20 Feb 2014

Scott Sumner Statistics: Trust, But Verify

Austrian School, Federal Reserve, Scott Sumner 6 Comments

I am being sincere when I say that I’m not accusing him of skullduggery, but I’ve noticed that sometimes Scott Sumner’s descriptions of the data lead the reader to imagine something far different from the reality. A good recent example of this is Scott’s discussion of his theory that it was (purposelessly) tight monetary policy that brought on the Great Recession:

Inevitably when I make this argument there are a few tiresome “people of the concrete steppes” who insist the Fed did not cause the recession, they merely failed to offset the fall in velocity. Unfortunately they haven’t bothered to look at the data. After rising at roughly a 5% rate for many years, the Fed brought growth in the monetary base to a complete halt between August 2007 and May 2008. That triggered the onset of recession in December 2007. Velocity actually rose during that 9 month period, but not enough to offset the Fed’s tight money policy. [Bold added.]

So from the sentence I put in bold–and especially to understand why the second greatest financial crisis struck the world in the fall of 2008–Scott’s innocent reader would assume that annual growth in the monetary base had bounced around in a fairly narrow band centered on 5% for at least 10 (?) years, with this steady 5%-ish growth chugging along until July 2007. Then, this pattern was completely disrupted starting in August 2007, when growth in the monetary base fell off a cliff.

Yet if we go look at the actual data, they don’t remotely resemble Scott’s story:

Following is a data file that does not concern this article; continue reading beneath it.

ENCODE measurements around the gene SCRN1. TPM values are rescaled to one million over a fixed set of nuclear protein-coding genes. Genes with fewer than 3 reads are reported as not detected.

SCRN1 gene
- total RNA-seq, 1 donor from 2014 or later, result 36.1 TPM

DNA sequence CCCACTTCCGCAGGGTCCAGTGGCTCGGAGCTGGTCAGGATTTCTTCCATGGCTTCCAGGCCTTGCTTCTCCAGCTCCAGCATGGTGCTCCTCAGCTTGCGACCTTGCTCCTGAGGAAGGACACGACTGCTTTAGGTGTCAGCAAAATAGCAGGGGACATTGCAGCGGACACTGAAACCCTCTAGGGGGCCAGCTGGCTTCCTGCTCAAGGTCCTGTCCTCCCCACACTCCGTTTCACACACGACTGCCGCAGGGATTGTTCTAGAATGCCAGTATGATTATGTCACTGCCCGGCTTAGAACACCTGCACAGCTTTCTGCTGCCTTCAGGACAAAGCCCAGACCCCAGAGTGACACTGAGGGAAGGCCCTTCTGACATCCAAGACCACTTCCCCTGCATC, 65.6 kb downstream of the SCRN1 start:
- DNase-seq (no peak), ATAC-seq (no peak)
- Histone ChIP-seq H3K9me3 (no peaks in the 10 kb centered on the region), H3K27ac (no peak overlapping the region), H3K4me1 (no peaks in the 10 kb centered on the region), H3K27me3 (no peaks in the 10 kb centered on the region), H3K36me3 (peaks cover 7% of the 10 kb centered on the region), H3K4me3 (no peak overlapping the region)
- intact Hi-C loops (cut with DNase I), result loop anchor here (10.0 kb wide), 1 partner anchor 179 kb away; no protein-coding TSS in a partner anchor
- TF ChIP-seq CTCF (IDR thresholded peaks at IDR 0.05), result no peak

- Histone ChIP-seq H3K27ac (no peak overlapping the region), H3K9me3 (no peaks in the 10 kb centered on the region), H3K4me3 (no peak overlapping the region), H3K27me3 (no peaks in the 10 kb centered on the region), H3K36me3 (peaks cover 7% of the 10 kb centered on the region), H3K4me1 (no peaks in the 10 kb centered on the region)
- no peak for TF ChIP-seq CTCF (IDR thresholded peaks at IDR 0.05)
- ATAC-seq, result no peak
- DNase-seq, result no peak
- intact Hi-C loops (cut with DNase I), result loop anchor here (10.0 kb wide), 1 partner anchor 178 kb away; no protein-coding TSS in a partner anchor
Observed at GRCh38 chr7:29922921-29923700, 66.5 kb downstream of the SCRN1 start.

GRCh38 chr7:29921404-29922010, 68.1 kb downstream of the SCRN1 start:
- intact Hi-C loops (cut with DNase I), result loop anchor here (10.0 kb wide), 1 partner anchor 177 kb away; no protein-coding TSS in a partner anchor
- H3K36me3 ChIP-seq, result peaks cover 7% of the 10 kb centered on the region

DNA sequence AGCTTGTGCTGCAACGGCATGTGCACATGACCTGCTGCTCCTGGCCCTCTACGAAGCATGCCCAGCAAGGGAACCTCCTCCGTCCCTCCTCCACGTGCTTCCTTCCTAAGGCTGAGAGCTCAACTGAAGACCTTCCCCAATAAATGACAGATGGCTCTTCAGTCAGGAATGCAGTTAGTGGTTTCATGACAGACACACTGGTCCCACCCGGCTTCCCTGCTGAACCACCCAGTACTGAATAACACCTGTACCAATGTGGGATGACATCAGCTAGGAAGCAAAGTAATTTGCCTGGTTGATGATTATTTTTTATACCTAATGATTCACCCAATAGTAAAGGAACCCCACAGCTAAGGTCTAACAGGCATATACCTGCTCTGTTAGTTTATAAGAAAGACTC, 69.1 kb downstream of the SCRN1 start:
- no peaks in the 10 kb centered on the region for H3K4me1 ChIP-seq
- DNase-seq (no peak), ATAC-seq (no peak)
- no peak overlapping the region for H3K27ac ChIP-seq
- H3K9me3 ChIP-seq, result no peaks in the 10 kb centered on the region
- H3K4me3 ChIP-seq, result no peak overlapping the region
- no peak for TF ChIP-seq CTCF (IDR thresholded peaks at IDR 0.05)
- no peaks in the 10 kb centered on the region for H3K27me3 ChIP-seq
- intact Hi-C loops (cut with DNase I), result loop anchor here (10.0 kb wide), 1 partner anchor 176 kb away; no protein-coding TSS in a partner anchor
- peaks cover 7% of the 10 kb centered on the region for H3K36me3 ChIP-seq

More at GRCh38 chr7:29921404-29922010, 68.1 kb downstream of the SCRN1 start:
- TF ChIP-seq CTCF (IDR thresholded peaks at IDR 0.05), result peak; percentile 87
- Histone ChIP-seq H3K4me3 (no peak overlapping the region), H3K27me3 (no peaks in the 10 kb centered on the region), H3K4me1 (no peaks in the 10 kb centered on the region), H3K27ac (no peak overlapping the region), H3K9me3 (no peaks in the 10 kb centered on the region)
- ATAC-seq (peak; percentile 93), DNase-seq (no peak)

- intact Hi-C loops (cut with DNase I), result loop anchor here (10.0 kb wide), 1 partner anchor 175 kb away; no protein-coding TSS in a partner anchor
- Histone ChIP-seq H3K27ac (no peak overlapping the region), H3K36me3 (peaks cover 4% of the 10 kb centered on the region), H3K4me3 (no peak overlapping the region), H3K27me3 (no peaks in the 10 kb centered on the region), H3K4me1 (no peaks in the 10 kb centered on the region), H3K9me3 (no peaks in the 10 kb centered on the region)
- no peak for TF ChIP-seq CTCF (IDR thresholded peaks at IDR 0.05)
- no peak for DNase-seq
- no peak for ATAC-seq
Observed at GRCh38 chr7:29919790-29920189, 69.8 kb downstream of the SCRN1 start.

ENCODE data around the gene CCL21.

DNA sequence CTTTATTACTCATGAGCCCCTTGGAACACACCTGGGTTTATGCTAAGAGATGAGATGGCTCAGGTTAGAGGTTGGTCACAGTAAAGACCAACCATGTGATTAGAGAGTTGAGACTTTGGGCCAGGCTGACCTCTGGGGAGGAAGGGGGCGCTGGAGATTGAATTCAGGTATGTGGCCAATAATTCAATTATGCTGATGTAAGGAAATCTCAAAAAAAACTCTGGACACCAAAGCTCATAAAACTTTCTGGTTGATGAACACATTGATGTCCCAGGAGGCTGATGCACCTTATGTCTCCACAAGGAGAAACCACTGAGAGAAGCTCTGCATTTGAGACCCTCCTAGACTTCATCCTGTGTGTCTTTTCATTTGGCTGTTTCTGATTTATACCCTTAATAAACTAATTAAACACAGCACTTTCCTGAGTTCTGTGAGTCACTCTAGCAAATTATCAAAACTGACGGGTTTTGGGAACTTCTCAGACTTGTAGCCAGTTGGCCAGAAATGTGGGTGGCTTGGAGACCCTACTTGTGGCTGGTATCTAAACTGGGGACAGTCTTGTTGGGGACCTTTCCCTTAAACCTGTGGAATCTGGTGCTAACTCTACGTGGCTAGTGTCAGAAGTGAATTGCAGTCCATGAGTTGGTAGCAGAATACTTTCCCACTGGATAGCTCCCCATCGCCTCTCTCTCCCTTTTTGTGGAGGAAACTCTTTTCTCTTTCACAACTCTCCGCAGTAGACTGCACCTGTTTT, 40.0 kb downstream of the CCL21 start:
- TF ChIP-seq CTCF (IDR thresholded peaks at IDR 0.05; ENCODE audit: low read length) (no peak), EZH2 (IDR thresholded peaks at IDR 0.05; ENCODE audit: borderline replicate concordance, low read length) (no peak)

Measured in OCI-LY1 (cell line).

Don’t get me wrong, the above chart makes it a little awkward for other Austrians and me to tell our preferred story, namely that it was massive Fed inflation that fueled the housing bubble. (I have tried to do so e.g. here and here. But my point is, it would be easier to convince skeptics if the surge in the monetary base had been higher in the early 2000s than in practice it was.) But for sure, the above chart doesn’t seem to line up at all with the narrative Scott is spinning in the block quotation.

6 Responses to “Scott Sumner Statistics: Trust, But Verify”

  1. andrew' says:

    This Fred guy, can you trust him?

  2. andrew' says:

    Sumner says this to another commenter (squarely rooted)

    [Quote]Squarly rooted. I don’t think the base is a good indicator of monetary policy, I am simply responding to those people of the concrete steppes who claim it wasn’t because The Fed did anything to M, it was V. No, it was M. If the Fed doesn’t want to control M, that’s its choice. But it determines M.

    Now some advocate looking at nominal interest rates, which is an even worse indicator. Rates are high during hyperinflation, but no one thinks money is easy. Some point to real interest rates, but then ignore the fact that the Fed raised real interest rates on 5 year TIPS from 0.57% in July 2008 to over 4% by the end of November. Isn’t that tight money? No, but if you are a person of the concrete steppes you should think so. So why don’t they?[end quote]